The evidence presented in court showed that Amador Cortes-Meza also obtained false identification for the victims and made arrangements with "coyotes" to smuggle the victims and himself into the United States via Arizona. He had been caught by authorities illegally crossing the border into Arizona with two of his victims, including a juvenile that he had obtained a fake birth certificate. After being deported, he immediately re-entered the United States with both victims.

Amador Cortes-Meza prostituted girls that he knew were under the age of 18. One of two juveniles he smuggled into the country was 14 years old. He told the 14-year-old that he loved her, would marry her, and asked her to work in prostitution to earn money for their life back in Mexico. In fact, he already had a wife and children in Mexico. He ultimately forced the juvenile victim to engage in prostitution for about three years. She testified about one incident during which he pulled a knife on her and she thought that he was going to kill her.

Victims identified homes in the Norcross, Ga., area where they were housed by Amador Cortes-Meza and his co-conspirators. The co-conspirators took turns monitoring the victims. Various drivers retrieved the victims from the homes and transported them to residences of clients where the victims were required to engage in commercial sex. The victims testified that when they refused to engage in prostitution, Amador Cortes-Meza or his co-conspirators beat them and threatened them and their families with physical harm. On the witness stand, many of the victims cried as they recounted the first time they were forced into prostitution, stating they had to have sex with upwards of 20 men that first night. As time went on, Amador Cortes-Meza required many of the victims to service about 40 customers per night, at the rate of $25 per customer. The co-conspirators and the drivers split the proceeds of the prostitution.

The victims testified about the physical abuse used by the defendant to control them. Many indicated that Amador Cortes-Meza hit them with his fists, belts, and sticks and dragged them around by their hair. One victim testified that she tried to escape one night and subsequently was beaten by the defendant with a broomstick and a rod from the closet. The witness' hand was permanently disfigured when she attempted to shield herself from his blows. This same witness testified that after her first two days of forced prostitution she felt, in her words, "destroyed." When she told Amador Cortes-Meza that she was in pain from the commercial sex acts he forced her to perform, he replied that it "didn't mean a thing" to him, and that she had to go to work the next day as well.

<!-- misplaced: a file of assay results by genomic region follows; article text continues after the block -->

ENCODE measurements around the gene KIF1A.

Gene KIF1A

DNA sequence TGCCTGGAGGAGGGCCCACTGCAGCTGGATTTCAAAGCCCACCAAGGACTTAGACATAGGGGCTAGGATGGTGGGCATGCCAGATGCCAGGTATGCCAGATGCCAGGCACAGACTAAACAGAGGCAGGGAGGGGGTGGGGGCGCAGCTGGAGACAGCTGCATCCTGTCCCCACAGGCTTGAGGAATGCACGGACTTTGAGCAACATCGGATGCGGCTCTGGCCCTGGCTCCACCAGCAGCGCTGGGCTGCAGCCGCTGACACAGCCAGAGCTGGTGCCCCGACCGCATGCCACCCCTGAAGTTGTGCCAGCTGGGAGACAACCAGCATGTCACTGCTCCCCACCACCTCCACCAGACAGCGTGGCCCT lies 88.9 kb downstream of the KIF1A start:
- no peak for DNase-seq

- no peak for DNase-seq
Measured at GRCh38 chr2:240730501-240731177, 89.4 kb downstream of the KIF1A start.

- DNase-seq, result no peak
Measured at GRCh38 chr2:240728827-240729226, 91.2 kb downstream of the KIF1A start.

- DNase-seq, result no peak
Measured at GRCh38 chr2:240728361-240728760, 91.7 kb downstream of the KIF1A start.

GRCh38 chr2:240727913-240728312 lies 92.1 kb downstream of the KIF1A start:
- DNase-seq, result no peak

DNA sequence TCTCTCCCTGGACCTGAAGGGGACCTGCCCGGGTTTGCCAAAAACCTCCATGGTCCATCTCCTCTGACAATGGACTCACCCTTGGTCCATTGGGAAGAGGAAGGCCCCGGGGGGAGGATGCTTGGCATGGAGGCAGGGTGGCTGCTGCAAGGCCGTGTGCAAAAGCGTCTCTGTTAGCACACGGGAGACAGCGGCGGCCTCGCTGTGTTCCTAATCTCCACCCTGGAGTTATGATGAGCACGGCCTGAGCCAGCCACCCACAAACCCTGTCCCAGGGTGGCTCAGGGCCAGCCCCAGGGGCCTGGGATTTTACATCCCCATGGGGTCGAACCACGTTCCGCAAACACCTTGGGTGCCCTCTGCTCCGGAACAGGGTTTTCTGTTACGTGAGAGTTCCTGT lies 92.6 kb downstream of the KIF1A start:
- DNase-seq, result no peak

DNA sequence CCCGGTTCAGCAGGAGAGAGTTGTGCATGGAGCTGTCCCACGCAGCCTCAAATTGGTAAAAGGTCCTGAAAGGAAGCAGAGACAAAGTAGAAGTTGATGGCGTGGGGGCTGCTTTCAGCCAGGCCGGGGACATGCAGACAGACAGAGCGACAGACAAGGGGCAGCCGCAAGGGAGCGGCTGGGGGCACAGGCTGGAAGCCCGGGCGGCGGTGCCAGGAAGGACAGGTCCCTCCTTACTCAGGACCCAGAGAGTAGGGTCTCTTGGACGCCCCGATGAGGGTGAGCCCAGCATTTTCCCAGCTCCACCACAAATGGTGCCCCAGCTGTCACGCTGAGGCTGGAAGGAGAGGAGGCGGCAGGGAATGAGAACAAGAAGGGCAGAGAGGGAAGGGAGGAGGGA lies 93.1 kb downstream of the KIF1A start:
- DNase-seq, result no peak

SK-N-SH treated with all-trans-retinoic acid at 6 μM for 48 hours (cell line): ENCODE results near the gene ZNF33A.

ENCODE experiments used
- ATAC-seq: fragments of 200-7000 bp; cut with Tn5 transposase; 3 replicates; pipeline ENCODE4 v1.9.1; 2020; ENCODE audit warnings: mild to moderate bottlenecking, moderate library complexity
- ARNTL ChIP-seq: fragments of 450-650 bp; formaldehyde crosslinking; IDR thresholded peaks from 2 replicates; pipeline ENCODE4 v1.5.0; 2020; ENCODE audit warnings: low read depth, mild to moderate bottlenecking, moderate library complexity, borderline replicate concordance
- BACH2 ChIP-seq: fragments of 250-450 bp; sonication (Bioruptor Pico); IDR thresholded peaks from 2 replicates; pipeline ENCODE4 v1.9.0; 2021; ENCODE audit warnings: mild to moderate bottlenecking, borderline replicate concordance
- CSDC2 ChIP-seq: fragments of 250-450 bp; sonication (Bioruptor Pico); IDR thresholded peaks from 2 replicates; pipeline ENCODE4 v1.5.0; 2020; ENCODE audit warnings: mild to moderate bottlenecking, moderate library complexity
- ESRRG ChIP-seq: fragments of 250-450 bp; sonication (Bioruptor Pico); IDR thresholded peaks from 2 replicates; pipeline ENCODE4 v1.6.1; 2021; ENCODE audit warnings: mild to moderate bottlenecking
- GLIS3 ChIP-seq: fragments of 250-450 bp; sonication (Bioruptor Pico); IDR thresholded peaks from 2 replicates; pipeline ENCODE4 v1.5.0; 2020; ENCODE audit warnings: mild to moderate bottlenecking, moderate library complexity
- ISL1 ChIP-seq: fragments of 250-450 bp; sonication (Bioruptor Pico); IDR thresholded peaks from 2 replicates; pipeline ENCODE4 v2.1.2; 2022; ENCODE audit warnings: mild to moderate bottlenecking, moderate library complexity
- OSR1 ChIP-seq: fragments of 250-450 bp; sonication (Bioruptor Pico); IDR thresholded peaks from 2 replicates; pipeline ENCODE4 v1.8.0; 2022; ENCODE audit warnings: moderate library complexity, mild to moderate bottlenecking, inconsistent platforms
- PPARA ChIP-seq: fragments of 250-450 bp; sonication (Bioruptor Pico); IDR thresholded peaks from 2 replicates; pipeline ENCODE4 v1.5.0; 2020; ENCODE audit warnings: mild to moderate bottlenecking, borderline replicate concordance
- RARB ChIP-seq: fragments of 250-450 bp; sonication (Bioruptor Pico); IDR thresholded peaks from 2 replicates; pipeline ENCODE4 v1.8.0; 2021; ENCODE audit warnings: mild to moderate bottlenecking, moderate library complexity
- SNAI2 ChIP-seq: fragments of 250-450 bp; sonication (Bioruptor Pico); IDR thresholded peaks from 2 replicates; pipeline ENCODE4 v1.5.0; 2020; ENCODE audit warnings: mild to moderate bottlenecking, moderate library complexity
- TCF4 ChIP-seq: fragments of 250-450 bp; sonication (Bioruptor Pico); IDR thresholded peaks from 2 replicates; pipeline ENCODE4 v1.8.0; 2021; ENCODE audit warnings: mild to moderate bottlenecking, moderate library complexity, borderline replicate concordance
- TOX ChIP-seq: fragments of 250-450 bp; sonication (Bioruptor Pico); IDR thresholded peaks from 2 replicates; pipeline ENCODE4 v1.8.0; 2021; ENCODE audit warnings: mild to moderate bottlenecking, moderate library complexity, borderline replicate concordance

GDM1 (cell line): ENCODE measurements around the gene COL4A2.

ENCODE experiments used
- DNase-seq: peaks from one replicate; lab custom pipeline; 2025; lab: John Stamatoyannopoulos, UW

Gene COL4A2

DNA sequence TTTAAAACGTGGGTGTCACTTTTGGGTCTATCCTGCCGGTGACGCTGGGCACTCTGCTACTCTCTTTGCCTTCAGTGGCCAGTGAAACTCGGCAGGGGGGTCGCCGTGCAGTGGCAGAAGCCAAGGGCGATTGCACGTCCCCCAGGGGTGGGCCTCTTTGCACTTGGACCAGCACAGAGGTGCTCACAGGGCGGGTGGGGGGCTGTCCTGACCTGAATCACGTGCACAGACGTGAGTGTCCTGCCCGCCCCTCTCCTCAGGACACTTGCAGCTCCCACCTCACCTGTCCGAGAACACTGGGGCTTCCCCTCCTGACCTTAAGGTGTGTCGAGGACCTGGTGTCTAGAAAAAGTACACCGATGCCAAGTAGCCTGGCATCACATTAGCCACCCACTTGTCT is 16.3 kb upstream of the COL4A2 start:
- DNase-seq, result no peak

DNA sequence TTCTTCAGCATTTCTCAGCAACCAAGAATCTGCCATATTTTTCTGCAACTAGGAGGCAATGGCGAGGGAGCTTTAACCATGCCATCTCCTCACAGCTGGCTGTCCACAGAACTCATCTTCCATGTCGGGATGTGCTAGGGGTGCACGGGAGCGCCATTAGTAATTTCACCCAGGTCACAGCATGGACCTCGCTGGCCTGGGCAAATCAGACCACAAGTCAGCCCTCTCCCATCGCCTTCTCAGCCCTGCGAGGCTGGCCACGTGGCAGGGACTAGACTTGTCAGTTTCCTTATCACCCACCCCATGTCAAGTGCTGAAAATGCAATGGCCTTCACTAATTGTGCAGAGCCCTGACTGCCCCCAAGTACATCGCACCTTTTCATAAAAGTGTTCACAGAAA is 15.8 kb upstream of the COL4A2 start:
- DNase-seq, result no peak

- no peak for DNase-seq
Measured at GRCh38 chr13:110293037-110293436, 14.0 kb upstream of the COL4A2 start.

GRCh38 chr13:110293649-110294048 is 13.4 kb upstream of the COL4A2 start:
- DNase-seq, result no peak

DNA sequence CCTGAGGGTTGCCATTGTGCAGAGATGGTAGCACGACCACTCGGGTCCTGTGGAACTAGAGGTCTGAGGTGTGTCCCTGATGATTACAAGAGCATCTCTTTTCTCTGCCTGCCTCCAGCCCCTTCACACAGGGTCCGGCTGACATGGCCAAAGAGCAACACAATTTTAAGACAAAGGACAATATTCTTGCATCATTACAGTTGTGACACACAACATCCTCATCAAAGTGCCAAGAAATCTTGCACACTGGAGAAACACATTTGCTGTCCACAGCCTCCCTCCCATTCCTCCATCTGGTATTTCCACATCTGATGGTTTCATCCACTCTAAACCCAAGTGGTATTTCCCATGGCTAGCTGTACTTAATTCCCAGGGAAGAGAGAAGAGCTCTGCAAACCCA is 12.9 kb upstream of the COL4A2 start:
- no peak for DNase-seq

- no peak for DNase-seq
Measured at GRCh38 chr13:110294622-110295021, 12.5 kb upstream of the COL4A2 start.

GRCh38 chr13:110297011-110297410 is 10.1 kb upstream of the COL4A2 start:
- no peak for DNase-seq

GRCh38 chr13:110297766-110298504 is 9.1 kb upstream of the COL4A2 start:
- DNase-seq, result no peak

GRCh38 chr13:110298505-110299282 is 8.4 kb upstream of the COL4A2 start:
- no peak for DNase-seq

Another victim testified that one time she refused to engage in prostitution and that Amador Cortes-Meza responded by throwing an iron at her which sliced open her head. She stated the cut bled for a week and that she was denied medical care. This victim testified that she still experiences complications and headaches due to the head injury. Other victims testified they saw the savage beatings and were fearful of disobeying Amador Cortes-Meza. Witnesses identified two other women who escaped prior to ICE rescuing the remaining 10 victims.

Other co-conspirators previously pleaded guilty to multiple human trafficking crimes as part of the scheme. Amador Cortes-Meza's nephew Francisco Cortes-Meza was sentenced to 20 years in prison on April 6, 2010. His brother Juan Cortes-Meza was sentenced to 16 years and eight months in prison. Another of his nephews, Raul Cortes-Meza, 23, was sentenced to 10 years in prison on April 30, 2010.

Assistant U.S. Attorney Susan Coppedge and Deputy Chief Karima Maloney of the Justice Department's Civil Rights Division prosecuted the case.

ICE and the Department of Justice encourage members of the public to report suspected human trafficking. The Department of Homeland Security's tip line to report trafficking crimes is 1-866-347-2423.